This Week In Security: OpenWRT, Favicons, And Steganographia

OpenWRT is one of my absolute favorite projects, but it’s had a rough week. First off, the official OpenWRT forums is carrying a notice that one of the administrator accounts was accessed, and the userlist was downloaded by an unknown malicious actor. That list is known to include email addresses and usernames. It does not appear that password hashes were exposed, but just to be sure, a password expiration has been triggered for all users.

OpenWRT Security Notice

The second OpenWRT problem is a set of recently discovered vulnerabilities in Dnsmasq, a package installed by default in OpenWRT images. Of those vulnerabilities, four are buffer overflows, and three are weaknesses in how DNS responses are checked — potentially allowing cache poisoning. These seven vulnerabilities are collectively known as DNSpooq (Whitepaper PDF).

Favicon Fingerprints

One of the frustrating-yet-impressive areas of research is browser fingerprinting. You may not have an account, and may clear your cookies, but if an advertiser wants to track you badly enough, there have been a stream of techniques to make it possible. A new technique was added to that list, Favicon caching (PDF). The big problem here is that the favicon cache is generally not sandboxed even in incognito mode (though thankfully not *saved* in incognito mode), as well as not cleared with the rest of browser data. To understand why that’s a problem, ask a simple question. How hard is it to determine if a browser has a cached copy of a favicon?

The exact scheme the authors suggest is to use multiple domains with discrete favicons, each one representing a single bit. Each user can then be assigned a different value by sending them through each domain through a redirect chain. As the favicons are loaded, that bit is set to true. You may wonder, how does that data get read back by the server? The client is handled in a read-only mode, where each of those favicon requests return a 404. By watching the requests come in, the server can rebuild the unique identifier based on which favicons were requested.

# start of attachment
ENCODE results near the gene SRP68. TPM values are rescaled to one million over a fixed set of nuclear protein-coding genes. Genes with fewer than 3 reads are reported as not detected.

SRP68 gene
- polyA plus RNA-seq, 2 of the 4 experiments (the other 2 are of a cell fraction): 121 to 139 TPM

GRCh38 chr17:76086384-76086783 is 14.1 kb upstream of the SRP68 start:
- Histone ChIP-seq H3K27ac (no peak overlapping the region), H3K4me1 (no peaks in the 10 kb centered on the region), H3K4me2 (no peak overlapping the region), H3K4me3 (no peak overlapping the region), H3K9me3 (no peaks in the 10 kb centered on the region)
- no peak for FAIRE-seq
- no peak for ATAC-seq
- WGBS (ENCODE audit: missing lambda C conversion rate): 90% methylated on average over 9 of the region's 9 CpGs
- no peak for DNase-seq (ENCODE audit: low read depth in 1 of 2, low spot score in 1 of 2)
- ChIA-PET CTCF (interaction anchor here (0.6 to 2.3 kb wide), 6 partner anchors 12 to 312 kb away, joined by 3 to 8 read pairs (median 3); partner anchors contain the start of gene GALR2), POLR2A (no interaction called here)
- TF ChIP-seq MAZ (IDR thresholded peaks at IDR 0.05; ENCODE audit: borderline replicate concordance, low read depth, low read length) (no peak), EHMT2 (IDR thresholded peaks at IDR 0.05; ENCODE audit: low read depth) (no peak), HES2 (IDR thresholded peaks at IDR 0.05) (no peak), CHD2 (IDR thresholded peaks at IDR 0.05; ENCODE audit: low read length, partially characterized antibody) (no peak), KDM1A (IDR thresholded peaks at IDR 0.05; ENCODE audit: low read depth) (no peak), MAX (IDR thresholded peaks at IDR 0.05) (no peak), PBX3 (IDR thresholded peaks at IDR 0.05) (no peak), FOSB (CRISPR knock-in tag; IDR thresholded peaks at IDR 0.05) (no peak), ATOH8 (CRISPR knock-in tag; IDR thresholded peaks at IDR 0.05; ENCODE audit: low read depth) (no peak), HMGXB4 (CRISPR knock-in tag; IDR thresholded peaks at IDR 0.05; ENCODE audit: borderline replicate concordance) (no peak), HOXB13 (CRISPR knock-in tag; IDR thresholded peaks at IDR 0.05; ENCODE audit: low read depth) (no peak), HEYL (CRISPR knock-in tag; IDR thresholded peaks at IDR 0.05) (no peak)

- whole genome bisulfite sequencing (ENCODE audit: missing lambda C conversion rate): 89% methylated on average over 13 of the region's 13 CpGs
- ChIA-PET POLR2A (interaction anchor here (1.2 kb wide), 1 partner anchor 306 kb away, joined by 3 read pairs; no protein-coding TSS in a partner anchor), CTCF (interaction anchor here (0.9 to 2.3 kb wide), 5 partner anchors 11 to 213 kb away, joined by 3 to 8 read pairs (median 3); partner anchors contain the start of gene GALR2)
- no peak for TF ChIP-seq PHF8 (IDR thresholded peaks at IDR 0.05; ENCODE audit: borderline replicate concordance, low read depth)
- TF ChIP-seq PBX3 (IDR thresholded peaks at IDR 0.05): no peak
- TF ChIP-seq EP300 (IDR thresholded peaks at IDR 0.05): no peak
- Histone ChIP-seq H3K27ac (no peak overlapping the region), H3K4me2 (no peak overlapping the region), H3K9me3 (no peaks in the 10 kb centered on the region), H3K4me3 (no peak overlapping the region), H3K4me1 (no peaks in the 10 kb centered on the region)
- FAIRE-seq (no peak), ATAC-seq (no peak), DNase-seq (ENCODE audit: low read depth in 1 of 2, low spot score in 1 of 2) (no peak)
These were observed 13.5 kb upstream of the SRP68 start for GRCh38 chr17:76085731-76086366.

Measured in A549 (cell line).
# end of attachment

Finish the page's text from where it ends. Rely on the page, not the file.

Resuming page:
When I first read about this technique, a potential catch-22 stood out as a problem. How would the server know whether to put a new connection into a read mode, or a write mode? It seems, at first glance, like this would defeat the whole scheme. The researchers behind favicon fingerprinting have an elegant solution for this. The favicon for a single fixed domain works as a single bit flag, indicating whether this is a new or returning user. If the browser requests that favicon, it is new, and can be funneled through the identifier writing process. If the initial favicon isn’t requested, then it should be treated as a return visit, and the ID can be read. Overall, it’s a fiendishly clever way to track users, particularly since it can even work across incognito mode. Expect browsers to address this quickly. The first step will be to sandbox cached favicons in incognito mode, but the paper calls out a few other possible solutions.

Orbit Fox

The long-standing pattern in WordPress security is that WordPress itself is fairly bulletproof, but many of the popular plugins have serious security problems just waiting to be found. The plugin of the week this time is Orbit Fox, with over 400,000 active installs. This plugin provides multiple features, one being a user registration form. The problem is a lack of server-side validation of the form response. On a site with such a form, all it takes is to tweak the response data so user_role is now set to “administrator”. Thankfully, this vulnerability is only exposed when using a combination of plugins, and the problem was disclosed and patched back in December.

Patch Tuesday

Another patch Tuesday has come and gone, and the Zero Day Initiative has us covered with an overview of what got fixed. There are two patched vulnerabilities that are noteworthy this month. The first is CVE-2021-1647, a flaw in Microsoft Defender. This one has been observed in-the-wild, and is a RCE exploit. If your machine is always online, you probably got this patch automatically, since Windows Defender has its own automatic update system.

The second interesting problem is CVE-2021-1648. This vulnerability is the result of a flubbed fix for an earlier problem. From Google’s Project Zero: “The only difference between CVE-2020-0986 is that for CVE-2020-0986 the attacker sent a pointer and now the attacker sends an offset.” Thankfully this is just an elevation of privilege flaw, and has now been properly fixed, as far as we can tell.

Hacking Linux, Hollywood Style